A Good Monument

In honor of Memorial Day, here’s a round-up of some of my favorite war monuments, all politics and other contest-ables aside, and in no particular order.
Ara Pacis Augustae, Rome, 13-9 BC
Consecrated in January of 9 BC, the Ara Pacis celebrates the peace established in the Empire after Augustus’s victories at Gaul and Hispania. It’s an embellished, yet architecturally humble little edifice that lauds and recalls victory on a quiet, human scale.
Rachel Whiteread’s Holocaust Memorial, Judenplatz, Austria, 2000

Rachel Whiteread may have had the Ara Pacis in mind when she designed her Holocaust Memorial in Judenplatz, Austria,which is a cast of an interior room-sized library as formally typical in many Austrian homes.  “The absent volumes leave their imprint, solemnly suggesting both the personal stories of around 66,000 Austrian Jews (traditionally identified as ‘People of the Book’) who perished during the Holocaust and the general devastation of World War II.” ( from here)

The memorial is a structure whose merits have been hotly debated due to its utter simplicity of form — certainly an artistic vision of memorializing that is out of step with traditionally understood modes of monument, i.e. something more obvious and sentimental.

 

These structures have really rooted themselves in my imaginiation since I stumbled across them recently — so sculpturally compelling, so visually unified to their particular politics, and just so good.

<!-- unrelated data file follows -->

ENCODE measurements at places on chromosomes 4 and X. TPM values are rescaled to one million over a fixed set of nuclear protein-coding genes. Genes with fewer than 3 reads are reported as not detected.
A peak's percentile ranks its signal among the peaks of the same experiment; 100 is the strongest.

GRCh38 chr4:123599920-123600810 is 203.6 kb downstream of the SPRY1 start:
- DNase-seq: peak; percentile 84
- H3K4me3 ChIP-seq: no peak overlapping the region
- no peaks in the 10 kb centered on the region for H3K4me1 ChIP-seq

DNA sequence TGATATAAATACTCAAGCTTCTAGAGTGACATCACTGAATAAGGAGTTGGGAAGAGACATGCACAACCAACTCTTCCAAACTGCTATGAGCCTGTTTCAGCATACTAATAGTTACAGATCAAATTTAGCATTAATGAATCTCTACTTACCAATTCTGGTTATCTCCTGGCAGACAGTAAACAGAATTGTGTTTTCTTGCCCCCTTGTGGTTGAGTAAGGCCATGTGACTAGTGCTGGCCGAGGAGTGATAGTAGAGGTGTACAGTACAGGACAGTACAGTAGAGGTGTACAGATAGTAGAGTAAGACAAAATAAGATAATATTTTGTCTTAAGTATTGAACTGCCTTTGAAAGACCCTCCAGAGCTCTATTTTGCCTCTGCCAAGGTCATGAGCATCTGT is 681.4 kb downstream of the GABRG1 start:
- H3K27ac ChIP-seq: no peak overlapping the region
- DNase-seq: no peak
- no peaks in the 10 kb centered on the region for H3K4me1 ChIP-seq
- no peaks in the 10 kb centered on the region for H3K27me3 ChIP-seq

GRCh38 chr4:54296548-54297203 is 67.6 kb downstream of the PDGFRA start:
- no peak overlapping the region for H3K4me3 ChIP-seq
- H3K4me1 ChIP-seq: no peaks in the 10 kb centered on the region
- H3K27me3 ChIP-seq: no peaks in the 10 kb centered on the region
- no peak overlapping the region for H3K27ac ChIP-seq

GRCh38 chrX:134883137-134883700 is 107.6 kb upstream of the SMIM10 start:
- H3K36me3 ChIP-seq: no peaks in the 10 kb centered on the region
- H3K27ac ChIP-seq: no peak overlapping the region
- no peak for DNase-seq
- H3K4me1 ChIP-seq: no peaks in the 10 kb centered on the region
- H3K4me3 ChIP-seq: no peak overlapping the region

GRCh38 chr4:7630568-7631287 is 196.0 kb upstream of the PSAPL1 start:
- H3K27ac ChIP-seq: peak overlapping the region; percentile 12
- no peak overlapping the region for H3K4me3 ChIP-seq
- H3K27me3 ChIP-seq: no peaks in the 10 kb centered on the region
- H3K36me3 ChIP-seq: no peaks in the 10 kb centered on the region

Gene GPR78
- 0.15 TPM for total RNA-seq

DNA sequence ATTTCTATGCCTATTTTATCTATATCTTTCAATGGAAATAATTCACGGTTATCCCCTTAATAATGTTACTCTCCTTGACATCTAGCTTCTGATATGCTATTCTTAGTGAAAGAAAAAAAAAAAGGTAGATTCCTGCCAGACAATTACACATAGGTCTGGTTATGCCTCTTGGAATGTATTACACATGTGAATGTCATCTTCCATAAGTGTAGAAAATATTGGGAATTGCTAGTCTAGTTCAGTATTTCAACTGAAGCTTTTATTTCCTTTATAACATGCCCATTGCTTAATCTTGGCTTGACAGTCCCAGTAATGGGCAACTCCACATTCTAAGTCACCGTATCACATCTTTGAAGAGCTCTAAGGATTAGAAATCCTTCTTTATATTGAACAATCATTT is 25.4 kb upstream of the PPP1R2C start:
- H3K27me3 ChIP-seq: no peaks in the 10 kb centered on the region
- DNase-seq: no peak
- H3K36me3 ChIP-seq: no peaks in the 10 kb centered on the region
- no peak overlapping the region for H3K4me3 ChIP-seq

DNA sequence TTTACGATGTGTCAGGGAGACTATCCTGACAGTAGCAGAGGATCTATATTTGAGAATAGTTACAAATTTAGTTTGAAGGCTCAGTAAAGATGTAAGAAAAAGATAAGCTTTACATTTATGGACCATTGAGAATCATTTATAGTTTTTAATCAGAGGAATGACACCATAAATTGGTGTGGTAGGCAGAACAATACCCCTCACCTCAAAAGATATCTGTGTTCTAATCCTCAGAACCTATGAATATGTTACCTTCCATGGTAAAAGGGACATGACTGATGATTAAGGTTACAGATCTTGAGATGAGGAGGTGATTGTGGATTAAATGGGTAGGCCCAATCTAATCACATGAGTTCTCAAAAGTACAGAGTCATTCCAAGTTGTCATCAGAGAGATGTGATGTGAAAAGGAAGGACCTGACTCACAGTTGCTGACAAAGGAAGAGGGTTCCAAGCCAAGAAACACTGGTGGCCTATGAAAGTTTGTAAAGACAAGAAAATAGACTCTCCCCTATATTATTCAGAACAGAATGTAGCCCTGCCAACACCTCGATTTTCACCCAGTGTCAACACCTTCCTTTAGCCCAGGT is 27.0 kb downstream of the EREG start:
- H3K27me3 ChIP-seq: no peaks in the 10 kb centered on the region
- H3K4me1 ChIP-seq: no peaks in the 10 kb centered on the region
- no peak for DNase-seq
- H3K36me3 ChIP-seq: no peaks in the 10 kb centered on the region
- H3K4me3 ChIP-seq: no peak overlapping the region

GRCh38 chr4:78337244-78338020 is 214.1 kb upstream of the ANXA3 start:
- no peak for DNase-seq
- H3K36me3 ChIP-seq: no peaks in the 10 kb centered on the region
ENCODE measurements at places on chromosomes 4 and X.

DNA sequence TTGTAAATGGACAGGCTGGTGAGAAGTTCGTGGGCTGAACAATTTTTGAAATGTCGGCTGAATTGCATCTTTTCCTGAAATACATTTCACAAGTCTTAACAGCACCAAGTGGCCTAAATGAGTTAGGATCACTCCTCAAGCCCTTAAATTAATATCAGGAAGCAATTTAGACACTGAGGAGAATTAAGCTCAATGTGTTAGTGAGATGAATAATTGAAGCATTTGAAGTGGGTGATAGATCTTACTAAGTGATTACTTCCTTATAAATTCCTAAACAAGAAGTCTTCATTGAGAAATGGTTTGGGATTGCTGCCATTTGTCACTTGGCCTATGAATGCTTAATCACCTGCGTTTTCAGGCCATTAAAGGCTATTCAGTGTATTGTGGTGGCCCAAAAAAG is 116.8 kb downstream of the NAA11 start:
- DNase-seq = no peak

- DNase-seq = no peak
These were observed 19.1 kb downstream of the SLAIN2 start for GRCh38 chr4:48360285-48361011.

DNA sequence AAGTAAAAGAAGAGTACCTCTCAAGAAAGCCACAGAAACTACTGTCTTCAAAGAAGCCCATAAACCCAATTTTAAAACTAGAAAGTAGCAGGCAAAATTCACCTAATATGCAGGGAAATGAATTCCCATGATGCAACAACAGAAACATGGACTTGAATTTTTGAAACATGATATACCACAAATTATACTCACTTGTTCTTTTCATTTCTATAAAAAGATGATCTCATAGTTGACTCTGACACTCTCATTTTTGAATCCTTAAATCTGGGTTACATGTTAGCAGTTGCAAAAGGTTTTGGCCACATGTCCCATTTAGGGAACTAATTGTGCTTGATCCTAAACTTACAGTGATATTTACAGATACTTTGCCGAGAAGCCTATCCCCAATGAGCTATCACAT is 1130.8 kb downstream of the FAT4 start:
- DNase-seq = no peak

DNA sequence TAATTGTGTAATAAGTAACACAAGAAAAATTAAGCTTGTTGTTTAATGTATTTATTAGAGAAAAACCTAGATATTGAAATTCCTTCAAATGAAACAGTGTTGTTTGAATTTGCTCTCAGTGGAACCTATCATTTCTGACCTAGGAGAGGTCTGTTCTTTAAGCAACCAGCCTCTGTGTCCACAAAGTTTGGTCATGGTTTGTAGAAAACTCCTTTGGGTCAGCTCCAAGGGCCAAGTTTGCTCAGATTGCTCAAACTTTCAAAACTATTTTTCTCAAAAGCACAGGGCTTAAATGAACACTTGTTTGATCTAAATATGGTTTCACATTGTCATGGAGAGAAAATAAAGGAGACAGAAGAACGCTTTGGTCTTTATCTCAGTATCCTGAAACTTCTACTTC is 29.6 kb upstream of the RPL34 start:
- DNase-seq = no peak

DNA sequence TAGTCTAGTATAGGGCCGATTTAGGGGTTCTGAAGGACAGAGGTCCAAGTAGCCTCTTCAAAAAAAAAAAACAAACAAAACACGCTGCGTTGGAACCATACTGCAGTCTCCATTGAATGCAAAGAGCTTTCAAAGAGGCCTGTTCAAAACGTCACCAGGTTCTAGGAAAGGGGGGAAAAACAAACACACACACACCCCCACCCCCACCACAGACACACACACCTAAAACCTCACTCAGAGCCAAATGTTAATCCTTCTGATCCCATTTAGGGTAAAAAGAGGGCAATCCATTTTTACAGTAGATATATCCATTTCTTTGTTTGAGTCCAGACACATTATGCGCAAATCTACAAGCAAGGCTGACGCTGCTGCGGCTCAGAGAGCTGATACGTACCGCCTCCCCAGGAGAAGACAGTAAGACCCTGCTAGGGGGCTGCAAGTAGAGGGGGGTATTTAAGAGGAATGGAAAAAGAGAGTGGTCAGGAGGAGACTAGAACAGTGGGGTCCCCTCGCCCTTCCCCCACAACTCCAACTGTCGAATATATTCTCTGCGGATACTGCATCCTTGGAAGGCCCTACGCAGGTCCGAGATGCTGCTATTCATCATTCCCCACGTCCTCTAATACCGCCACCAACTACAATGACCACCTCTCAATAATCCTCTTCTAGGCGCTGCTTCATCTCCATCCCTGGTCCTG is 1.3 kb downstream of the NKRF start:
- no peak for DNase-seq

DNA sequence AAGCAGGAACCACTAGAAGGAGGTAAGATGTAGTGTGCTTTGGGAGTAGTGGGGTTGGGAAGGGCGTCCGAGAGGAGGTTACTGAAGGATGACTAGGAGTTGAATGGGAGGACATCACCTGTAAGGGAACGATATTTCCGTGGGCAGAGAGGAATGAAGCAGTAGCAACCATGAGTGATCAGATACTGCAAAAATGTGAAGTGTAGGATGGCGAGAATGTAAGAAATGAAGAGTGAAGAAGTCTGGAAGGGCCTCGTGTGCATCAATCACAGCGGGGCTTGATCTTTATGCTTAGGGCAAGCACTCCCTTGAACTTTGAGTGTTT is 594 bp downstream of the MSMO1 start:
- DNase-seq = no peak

These structures were commissioned by former Yugoslavian president Josip Broz Tito in the 1960s and 70s to commemorate sites where WWII battles took place (like Tjentište, Kozara and Kadinjača), or where concentration camps stood (like Jasenovac and Niš). They were designed by different sculptors (Dušan Džamonja, Vojin Bakić, Miodrag Živković, Jordan and Iskra Grabul, to name a few) and architects (Bogdan Bogdanović, Gradimir Medaković…), conveying powerful visual impact to show the confidence and strength of the Socialist Republic. In the 1980s, these monuments attracted millions of visitors per year, especially young pioneers for their “patriotic education.” After the Republic dissolved in early 1990s, they were completely abandoned, and their symbolic meanings were forever lost. (from here)

 

People have been memorializing battles and death and conquering for eons with simple, beautiful cairns — piles of stones that mark an important place – and I don’t think the seemingly primordial urge to memorialize sacred ground could find a more humble and poetic interation than a cairn. It’s the structure that was the genesis for every other monument worth the thing  it remembers.

also by Lucia Simek

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